Plaintiff contended that this interpretation would lead to absurd consequences because (1) only four councilmembers are needed to be present and voting for a quorum; and (2) even though four councilmembers were present, an appeal of a Planning Commission decision would automatically be denied because it would be impossible to obtain five votes. The court declined to adopt plaintiff’s interpretation, observing that courts did not have the power to rewrite an ordinance to make it conform to a presumed intent that differed from the plain and direct import of the words used.

Lastly, the court held that because the City had correctly interpreted its code, plaintiff was not denied a fair hearing by the inclusion of the recused councilmember and vacant seat in determining the number of necessary votes. The court also noted that plaintiff could have requested a continuance of the hearing until the vacant seat was filled.

On March 16, 2020, in response to the COVID-19 (coronavirus) global pandemic, seven counties – Alameda, Contra Costa, Marin, San Francisco, San Mateo, Santa Clara, and Santa Cruz – issued orders requiring residents to shelter in place and mandating closure of many businesses. The orders exempt certain “essential” business operations, which include the “construction of housing,” from these restrictions. This article addresses the narrow question whether and to what extent the orders allow or prohibit activities related to the construction of housing.

The exact wording of each order differs slightly, but the substance is the same. Each contains language similar to the following:

For purposes of this Order, individuals may leave their residence to provide any services or perform any work necessary to the operations and maintenance of “Essential Infrastructure,” including, but not limited to, public works construction, construction of housing (in particular affordable housing or housing for individuals experiencing homelessness), airport operations, water, sewer, gas [and] electrical . . . provided that they carry out those services or that work in compliance with Social Distancing Requirements as defined this Section, to the extent possible.

The orders are new and untested.  We expect to learn more in the next few days about how the orders will be interpreted and applied. However, applying common-sense meanings in light of the intent of the orders to allow continued homebuilding appears appropriate.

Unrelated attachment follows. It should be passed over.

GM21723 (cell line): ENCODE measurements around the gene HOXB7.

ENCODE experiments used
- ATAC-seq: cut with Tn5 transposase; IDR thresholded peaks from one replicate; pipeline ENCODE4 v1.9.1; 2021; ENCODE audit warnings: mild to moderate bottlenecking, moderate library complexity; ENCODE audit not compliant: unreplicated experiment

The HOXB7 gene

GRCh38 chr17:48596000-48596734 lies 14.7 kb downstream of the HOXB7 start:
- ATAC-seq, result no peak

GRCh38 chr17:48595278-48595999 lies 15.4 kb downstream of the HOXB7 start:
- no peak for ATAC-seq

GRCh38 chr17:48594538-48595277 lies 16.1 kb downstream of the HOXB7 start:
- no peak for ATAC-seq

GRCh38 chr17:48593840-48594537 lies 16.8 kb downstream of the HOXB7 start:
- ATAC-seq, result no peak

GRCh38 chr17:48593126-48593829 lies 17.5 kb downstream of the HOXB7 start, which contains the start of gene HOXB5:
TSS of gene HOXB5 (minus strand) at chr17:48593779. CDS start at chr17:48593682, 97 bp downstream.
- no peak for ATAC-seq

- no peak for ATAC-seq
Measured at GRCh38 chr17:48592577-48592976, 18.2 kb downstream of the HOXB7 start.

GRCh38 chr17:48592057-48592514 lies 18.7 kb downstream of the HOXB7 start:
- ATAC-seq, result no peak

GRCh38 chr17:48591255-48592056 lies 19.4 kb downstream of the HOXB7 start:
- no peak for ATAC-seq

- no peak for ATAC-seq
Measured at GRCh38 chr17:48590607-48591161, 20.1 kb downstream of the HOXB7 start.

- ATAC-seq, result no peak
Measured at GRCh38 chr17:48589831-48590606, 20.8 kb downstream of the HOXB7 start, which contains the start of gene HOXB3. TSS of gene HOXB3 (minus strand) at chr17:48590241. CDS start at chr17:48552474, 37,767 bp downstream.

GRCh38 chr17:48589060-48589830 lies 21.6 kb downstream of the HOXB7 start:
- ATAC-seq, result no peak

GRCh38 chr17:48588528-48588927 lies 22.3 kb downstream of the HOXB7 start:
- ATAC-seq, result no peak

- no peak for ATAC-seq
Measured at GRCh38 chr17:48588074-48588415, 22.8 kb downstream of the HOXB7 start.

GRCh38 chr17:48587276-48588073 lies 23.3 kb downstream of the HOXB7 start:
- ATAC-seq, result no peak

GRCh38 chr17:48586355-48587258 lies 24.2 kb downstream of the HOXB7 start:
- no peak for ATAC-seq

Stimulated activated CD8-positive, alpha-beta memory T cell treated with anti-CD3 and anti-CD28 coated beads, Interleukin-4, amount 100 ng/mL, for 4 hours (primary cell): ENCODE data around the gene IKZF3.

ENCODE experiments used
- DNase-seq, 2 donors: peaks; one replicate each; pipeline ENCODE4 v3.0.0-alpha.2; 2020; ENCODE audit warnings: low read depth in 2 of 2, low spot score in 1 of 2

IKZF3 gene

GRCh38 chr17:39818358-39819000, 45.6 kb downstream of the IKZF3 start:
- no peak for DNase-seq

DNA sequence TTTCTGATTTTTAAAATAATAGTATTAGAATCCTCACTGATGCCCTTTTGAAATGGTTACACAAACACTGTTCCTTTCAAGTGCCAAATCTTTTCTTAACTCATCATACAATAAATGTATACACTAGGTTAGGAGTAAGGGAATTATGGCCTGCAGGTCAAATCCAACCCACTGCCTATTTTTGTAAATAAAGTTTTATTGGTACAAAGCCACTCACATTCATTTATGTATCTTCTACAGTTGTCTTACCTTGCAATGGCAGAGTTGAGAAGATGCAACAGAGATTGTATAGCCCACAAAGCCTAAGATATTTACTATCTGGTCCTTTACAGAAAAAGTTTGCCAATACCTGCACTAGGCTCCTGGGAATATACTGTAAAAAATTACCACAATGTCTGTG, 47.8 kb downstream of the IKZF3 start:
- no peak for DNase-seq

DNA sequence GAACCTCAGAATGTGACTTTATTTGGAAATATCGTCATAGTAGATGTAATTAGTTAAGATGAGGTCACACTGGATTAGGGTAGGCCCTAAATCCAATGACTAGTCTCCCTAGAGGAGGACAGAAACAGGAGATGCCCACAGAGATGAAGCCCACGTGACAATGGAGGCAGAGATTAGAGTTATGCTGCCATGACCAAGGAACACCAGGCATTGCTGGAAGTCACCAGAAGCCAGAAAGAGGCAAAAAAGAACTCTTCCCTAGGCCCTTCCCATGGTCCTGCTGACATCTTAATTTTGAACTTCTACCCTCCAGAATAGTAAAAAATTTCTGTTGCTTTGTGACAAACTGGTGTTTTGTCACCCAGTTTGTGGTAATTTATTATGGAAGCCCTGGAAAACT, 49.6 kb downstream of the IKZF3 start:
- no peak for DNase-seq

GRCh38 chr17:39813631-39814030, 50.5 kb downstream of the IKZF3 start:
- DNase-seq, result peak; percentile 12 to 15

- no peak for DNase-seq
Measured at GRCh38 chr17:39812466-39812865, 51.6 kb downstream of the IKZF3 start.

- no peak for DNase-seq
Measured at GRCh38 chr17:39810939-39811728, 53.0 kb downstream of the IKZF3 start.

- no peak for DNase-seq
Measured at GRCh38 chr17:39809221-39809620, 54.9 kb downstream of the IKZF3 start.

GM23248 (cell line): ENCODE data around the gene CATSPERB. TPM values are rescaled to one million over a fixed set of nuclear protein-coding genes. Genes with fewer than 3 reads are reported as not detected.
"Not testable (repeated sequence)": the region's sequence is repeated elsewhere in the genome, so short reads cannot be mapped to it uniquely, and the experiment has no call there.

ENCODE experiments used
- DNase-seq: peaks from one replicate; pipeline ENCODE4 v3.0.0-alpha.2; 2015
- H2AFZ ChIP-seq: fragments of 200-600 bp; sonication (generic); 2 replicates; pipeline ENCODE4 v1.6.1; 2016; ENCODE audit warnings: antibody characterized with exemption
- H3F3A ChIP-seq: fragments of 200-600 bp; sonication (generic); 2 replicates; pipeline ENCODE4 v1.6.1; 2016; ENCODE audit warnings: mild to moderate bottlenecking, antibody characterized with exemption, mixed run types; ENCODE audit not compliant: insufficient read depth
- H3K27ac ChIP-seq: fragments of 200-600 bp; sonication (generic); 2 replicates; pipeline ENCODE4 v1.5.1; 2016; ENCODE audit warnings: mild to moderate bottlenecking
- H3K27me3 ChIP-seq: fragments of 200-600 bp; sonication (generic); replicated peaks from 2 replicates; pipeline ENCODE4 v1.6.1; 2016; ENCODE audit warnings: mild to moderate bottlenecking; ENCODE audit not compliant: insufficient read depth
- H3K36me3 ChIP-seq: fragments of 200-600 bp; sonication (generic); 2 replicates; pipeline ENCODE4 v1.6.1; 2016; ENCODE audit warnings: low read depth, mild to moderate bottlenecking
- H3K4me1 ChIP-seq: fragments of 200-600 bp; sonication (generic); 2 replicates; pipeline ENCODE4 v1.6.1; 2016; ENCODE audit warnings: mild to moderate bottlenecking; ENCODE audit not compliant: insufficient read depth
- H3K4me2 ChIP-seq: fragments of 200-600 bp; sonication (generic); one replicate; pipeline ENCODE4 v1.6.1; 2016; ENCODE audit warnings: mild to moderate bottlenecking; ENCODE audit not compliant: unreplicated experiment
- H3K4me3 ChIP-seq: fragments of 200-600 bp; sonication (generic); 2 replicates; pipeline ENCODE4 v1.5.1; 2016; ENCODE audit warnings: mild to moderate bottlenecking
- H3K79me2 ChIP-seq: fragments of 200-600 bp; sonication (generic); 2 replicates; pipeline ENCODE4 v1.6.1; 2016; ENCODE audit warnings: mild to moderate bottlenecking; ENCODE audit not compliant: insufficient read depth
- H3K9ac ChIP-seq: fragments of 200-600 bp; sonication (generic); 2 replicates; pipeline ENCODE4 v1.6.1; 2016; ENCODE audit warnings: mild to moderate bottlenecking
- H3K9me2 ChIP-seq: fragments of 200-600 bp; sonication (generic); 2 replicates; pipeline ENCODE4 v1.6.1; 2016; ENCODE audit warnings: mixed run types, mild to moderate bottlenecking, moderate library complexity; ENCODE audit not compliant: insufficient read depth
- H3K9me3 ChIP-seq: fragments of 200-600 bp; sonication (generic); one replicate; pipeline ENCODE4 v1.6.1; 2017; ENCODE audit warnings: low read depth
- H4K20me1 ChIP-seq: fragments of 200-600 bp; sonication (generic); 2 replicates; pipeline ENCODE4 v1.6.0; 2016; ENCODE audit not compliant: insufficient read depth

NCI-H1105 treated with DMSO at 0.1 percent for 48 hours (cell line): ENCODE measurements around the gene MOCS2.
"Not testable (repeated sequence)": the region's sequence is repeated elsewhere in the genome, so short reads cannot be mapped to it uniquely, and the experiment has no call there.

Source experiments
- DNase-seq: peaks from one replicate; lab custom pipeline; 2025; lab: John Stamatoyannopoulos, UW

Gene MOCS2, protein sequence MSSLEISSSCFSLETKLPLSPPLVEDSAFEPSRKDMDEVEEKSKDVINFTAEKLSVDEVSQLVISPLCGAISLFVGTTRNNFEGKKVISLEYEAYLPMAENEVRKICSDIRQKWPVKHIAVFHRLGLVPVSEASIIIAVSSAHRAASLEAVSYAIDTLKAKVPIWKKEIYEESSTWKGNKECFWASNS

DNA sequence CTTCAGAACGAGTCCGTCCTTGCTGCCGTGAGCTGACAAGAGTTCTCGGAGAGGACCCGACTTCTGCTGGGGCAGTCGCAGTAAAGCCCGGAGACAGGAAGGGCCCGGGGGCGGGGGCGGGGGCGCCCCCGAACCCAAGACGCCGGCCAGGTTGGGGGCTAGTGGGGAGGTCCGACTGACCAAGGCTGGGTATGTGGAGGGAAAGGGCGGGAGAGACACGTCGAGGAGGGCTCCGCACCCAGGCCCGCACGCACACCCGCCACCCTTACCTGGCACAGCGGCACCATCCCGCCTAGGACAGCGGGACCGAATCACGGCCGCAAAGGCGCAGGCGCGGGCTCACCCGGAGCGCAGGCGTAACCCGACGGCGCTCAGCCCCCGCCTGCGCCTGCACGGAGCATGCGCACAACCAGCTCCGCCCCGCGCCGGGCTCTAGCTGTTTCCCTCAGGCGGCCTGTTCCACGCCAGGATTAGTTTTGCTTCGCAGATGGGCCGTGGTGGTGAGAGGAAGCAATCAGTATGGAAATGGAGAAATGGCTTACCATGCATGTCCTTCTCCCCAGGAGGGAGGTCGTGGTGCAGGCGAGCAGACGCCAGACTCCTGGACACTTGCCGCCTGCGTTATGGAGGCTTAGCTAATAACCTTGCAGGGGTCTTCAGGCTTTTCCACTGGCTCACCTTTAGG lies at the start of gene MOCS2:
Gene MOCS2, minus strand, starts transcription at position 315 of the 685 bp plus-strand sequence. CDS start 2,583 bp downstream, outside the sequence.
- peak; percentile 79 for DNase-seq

Work “Necessary” to Housing Construction.  The orders expressly exempt housing construction activities, as confirmed in notices being distributed by some (but not all) city and county officials. The details of exactly which associated services are exempted is less clear. The California Building Industry Association is taking the position that permit, inspection and other services are also “necessary” to accomplish the construction of housing and therefore exempt, including plan checks, issuance of building and grading permits, inspections for permits and certificates of occupancy, utility hook-ups, and recordation of necessary documents such as mechanics liens, tax liens, easements, financing instruments, covenants, conditions and restrictions, and title transfers. The issue of whether title companies and recordation offices may remain open is especially complicated in light of factors other than these orders, but the position taken by the CBIA comports with the literal language of the orders.  Another issue not expressly addressed is whether activities needed for occupancy of a residence, such as appraisals, home inspections, and visits by prospective homebuyers or tenants, may occur. The intent of the orders supports the conclusion that these activities are exempt as well.

Mixed Use Projects as “Construction of Housing.” While the orders do not expressly address mixed-use projects, it is reasonable to interpret them to mean that mixed-use housing projects are exempt because they involve the “construction of housing.” Some questions might arise if a phased mixed-use project includes phases that provide no housing and construction of those phases can feasibly be severed from the rest of the project.  As of the writing of this article, however, the San Francisco Chronicle is reporting that San Francisco is considering all mixed use projects to be exempt.